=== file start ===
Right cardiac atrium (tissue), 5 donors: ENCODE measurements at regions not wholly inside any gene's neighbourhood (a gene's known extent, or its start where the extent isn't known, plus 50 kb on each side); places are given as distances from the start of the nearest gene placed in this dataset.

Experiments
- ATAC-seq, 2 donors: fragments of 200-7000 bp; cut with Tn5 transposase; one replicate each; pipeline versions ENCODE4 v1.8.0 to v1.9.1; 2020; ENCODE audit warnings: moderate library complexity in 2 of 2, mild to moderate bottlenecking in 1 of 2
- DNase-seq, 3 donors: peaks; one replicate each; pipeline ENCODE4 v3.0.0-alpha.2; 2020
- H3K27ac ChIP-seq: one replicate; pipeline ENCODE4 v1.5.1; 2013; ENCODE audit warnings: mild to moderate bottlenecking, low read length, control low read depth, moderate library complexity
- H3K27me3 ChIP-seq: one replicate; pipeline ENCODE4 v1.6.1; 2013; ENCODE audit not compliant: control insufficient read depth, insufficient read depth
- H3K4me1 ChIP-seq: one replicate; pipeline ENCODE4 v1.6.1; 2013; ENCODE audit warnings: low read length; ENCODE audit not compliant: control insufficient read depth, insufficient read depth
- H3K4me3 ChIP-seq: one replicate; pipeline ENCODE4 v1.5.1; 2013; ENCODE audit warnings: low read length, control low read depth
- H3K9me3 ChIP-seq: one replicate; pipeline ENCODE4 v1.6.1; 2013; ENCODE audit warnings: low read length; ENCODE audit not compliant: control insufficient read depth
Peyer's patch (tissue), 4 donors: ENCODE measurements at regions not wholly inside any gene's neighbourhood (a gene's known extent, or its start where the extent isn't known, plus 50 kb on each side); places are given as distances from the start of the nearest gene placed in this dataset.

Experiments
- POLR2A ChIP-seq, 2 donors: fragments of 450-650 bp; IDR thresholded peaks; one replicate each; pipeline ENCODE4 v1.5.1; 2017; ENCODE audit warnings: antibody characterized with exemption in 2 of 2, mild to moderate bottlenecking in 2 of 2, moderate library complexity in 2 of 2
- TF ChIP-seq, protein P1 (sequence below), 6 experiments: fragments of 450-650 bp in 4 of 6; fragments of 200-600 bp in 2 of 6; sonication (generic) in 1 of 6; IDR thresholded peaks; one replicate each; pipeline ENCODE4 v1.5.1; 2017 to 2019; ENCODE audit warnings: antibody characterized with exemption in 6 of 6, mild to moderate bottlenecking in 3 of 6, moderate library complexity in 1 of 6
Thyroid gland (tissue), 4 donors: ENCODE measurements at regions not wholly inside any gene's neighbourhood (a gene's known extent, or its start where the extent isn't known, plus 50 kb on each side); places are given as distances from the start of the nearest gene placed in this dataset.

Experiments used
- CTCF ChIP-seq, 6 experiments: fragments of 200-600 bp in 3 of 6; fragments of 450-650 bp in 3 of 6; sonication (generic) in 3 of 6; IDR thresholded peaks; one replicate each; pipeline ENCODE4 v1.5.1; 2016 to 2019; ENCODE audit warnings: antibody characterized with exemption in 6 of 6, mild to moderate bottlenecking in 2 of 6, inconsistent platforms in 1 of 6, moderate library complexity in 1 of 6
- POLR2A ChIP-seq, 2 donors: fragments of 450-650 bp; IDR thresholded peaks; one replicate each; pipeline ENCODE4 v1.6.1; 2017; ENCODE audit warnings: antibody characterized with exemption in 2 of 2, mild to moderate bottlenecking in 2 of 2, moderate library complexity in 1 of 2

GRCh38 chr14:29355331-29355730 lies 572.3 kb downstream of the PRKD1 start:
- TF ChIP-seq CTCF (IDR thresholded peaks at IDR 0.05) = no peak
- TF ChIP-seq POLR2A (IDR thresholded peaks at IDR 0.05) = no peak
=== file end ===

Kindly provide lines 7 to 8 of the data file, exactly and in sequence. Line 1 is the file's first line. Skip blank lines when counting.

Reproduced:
- H3K4me1 ChIP-seq: one replicate; pipeline ENCODE4 v1.6.1; 2013; ENCODE audit warnings: low read length; ENCODE audit not compliant: control insufficient read depth, insufficient read depth
- H3K4me3 ChIP-seq: one replicate; pipeline ENCODE4 v1.5.1; 2013; ENCODE audit warnings: low read length, control low read depth